An Inspiring Stir Fry with Plum Sauce
Hello, everyone! We’re back after months of our Inspiring Cuisine course to teach, a slew of choir concerts to play for, and a speaking engagement for Christian Woman’s Club. Topic: the cookbook and how it all came about. God is moving.
Summer is upon us, but we’re still cooking. RuthAnn prepared Chicken Enchiladas and Calabacitas (p 92-93 in our Inspiring Cuisine cookbook) for visiting cousins and Frozen Lemon Cream Cheese Pie for a group of praying friends (found on p. 93-94 of our Inspiring Cuisine cookbook.)
And today we’re offering a stir-fry with plum sauce. It’s simple to fix and doesn’t require much time over a hot stove. Plus you can probably use some of your left-overs.
Pork Stir Fry with Plum Sauce
You will need:
One half Pork tenderloin, sliced (this can be left over or fresh.)
Two tablespoons Oil
1 cup coarsely chopped Summer Squash
1 cup chopped Green Beans (fresh)
½ cup coarsely chopped Carrots
1 Small Onion, diced
Sweet Teriyaki Marinade (bottled or homemade)
- Slice pork tenderloin.
- Pour cooking oil into skillet.
- Place sliced pork tenderloin in skillet and cover with 1/3 to ½ cup marinade. Set aside.
- Coarsely chop vegetables, including ¼ cup fresh ginger.
- Cook pork until lightly browned on both sides.
- Add vegetables and fresh ginger.
- Cook until vegetables are crisp-tender.
- Add craisins to taste.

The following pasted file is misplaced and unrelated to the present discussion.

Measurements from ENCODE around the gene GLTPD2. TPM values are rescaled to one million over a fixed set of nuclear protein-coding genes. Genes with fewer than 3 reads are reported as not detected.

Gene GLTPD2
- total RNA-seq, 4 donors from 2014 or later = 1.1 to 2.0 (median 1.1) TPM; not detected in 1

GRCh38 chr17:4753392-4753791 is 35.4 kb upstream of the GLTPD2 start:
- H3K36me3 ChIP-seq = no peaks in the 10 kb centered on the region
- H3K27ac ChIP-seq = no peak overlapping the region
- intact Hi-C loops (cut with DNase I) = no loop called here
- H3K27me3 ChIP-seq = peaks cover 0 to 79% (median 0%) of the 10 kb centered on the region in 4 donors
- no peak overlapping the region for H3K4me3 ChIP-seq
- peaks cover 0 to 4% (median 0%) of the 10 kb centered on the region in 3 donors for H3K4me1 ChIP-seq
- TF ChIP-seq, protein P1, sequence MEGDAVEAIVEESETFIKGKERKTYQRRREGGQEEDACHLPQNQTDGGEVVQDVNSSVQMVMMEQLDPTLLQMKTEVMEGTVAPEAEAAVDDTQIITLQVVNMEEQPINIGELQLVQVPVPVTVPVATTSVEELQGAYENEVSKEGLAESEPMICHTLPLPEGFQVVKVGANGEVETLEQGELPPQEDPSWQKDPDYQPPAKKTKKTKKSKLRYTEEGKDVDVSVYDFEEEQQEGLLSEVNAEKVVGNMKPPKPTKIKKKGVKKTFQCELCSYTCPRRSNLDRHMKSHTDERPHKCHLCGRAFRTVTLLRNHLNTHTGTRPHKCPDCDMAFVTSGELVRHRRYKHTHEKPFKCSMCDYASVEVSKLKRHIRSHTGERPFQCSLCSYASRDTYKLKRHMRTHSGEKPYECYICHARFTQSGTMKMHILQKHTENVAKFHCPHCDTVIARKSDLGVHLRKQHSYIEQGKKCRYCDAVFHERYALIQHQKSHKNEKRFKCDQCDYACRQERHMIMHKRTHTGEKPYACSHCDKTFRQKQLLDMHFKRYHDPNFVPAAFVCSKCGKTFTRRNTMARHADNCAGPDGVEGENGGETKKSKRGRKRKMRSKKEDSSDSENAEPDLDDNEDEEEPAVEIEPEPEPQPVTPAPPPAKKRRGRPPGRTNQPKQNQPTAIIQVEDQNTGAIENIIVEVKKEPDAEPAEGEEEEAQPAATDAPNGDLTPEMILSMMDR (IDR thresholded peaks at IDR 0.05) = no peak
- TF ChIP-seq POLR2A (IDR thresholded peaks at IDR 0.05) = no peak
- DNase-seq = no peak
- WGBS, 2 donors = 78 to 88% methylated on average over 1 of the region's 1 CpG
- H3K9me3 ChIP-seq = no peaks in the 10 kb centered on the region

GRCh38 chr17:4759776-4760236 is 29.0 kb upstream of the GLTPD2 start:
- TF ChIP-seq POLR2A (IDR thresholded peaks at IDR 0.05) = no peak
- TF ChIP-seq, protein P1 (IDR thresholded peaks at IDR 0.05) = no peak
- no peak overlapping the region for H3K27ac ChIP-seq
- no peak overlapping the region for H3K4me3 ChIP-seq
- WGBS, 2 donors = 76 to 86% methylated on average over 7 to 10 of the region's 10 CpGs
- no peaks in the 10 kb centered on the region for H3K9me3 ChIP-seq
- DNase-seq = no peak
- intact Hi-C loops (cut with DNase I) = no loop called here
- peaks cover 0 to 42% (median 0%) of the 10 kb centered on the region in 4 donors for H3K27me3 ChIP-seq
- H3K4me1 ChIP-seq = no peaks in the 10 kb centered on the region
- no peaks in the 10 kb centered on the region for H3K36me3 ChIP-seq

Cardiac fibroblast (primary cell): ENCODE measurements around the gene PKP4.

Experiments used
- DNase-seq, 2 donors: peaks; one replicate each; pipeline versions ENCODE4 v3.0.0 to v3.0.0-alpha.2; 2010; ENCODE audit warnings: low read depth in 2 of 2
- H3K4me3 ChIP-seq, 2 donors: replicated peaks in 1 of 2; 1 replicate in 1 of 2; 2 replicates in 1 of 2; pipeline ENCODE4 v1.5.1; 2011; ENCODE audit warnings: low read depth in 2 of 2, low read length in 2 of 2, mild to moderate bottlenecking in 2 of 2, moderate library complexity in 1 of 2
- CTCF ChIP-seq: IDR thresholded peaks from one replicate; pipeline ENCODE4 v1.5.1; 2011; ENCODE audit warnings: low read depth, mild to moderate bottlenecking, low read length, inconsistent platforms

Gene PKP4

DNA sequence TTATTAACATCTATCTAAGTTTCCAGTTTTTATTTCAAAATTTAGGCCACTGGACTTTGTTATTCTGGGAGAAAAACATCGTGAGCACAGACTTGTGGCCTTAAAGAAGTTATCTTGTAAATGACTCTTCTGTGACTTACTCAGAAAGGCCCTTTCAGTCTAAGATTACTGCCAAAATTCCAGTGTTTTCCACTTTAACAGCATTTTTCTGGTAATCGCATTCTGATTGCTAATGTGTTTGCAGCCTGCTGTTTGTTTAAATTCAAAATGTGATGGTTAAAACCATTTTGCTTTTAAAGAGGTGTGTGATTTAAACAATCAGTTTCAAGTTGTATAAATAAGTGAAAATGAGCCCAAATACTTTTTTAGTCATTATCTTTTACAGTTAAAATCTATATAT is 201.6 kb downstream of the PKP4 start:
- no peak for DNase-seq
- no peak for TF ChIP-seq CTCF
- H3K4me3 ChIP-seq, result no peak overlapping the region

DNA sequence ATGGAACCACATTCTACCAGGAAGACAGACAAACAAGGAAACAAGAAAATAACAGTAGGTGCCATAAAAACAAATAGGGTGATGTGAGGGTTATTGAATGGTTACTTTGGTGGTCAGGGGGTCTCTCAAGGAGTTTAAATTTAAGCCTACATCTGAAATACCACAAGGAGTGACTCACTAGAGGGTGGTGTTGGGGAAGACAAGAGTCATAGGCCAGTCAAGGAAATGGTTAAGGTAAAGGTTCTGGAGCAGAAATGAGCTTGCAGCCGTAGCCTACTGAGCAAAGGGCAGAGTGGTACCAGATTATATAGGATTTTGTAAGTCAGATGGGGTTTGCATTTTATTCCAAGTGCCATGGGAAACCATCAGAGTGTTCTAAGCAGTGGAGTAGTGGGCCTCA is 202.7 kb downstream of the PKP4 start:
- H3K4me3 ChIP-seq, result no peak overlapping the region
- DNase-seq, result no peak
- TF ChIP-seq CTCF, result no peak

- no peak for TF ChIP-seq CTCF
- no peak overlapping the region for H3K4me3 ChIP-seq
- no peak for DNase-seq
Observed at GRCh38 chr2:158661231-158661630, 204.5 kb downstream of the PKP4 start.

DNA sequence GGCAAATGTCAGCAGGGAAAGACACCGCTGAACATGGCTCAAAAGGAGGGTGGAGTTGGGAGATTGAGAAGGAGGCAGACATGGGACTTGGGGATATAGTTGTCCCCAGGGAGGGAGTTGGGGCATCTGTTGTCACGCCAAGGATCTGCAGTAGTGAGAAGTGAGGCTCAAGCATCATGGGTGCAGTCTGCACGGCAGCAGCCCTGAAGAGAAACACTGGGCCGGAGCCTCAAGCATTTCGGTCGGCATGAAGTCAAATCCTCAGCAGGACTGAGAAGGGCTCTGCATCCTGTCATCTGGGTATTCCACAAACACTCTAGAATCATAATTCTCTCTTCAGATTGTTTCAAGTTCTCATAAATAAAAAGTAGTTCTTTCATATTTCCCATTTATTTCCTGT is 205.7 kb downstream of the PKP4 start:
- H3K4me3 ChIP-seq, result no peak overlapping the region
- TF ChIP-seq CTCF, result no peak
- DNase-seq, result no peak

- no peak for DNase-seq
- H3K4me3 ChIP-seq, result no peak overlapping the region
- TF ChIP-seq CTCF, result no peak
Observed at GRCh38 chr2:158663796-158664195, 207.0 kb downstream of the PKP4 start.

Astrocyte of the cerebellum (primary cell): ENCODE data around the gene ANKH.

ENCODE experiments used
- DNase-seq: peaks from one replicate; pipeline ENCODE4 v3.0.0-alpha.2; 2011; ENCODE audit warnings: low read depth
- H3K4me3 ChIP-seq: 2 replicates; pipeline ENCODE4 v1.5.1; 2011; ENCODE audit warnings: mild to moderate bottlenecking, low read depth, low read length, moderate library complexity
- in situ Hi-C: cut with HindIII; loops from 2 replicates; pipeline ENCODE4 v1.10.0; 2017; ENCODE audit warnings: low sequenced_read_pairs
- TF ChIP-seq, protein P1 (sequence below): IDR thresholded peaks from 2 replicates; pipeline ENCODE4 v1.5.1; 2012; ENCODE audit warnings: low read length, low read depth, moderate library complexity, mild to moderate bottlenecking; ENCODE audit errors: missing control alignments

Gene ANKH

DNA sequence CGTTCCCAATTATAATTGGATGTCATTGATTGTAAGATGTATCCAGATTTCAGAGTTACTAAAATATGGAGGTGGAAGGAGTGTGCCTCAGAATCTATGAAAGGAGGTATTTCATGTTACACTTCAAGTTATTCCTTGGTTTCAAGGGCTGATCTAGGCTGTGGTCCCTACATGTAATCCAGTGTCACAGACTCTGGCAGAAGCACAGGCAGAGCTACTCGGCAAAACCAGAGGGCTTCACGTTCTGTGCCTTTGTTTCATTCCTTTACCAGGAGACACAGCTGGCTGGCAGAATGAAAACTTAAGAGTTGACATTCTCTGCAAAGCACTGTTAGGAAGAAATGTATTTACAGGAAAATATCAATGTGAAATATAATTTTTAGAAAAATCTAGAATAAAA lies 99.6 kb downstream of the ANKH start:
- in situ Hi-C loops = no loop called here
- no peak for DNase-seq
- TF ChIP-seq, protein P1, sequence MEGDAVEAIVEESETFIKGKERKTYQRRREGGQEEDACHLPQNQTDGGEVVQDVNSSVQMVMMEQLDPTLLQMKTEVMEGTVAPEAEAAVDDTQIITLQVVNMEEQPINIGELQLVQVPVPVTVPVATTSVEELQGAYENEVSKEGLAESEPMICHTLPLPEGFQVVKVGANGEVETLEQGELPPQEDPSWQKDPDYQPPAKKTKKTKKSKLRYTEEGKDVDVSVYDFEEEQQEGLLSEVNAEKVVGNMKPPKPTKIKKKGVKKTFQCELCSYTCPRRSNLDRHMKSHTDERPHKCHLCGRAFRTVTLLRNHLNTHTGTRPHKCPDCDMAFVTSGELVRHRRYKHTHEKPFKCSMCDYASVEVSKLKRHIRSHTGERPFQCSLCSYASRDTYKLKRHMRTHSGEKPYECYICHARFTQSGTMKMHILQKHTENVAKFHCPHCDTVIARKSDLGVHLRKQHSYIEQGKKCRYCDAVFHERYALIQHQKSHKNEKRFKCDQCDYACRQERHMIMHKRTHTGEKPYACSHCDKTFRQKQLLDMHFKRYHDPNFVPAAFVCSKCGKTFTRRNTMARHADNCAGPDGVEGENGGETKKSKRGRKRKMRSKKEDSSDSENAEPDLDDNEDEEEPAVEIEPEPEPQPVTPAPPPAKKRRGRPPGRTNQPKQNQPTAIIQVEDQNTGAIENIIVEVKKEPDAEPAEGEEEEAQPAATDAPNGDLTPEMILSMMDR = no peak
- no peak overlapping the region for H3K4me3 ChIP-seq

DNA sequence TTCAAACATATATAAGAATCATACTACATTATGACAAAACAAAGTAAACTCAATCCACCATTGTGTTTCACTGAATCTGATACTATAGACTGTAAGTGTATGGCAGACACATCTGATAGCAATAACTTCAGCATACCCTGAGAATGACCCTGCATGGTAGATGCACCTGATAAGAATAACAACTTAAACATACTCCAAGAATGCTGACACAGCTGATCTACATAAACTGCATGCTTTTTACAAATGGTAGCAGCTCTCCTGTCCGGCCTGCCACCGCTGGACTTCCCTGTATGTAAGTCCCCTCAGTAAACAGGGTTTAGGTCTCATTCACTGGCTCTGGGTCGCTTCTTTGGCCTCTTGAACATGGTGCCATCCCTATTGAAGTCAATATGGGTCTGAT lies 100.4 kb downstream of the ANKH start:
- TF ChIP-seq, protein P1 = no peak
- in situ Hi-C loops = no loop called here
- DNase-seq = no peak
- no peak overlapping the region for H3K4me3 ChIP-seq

- Stir in ¼ cup or more of bottled Plum Sauce.
- Serve over cooked rice.
Food for Thought:
Sometimes when I concoct a stir fry, I throw whatever left-overs I have in without much thought. But if there are too many ingredients, if, in fact, there’s a multitude of ingredients, the stir fry is spoiled. There’s no dominant flavor, and you feel like you are eating glorified hash.
Thinking about too great a multitude of ingredients in a dish makes me remember what I’ve been studying about lately—the folly of a multitude of words. Have you ever taken a trip with an untested friend only to discover the friend talks non-stop? How wearying that trip turns out to be! The Bible says it this way, “In the multitude of words, there lacketh not sin, but he that refraineth his lips is wise”(Proverbs 10:19KJV)
As one Celtic writer said, “Silence is luminous.”
I’ve been studying some passages that relate to Christ’s transfiguration. The context in Mark 8 speaks a great deal of Peter. The order goes like this: Peter makes his astounding declaration that Jesus in the Christ. He receives many kudos. But he lets it go to his head, and before long he’s rebuking Jesus for saying He’s going to die soon. This time, it’s not kudos he receives but strong rebuke: “Get the behind me, Satan.” Ouch! It would been better if Peter had held his tongue.
But Peter does not learn his lesson. As he witnesses the glorious transfiguration of Christ, he blurts out the first thing that comes to his mind, and this time God rebukes him. He overshadows him in a cloud and speaks, “This is my beloved Son, listen to him.”
James writes that “the tongue is a fire, a world of inquity”(James 3:6a).
As it is best to think ahead, ponder about what we will put in our stir fries, so it’s best to hold our tongue and ponder well before we speak.
“Be still and know that I am God” (Psalm 46:10).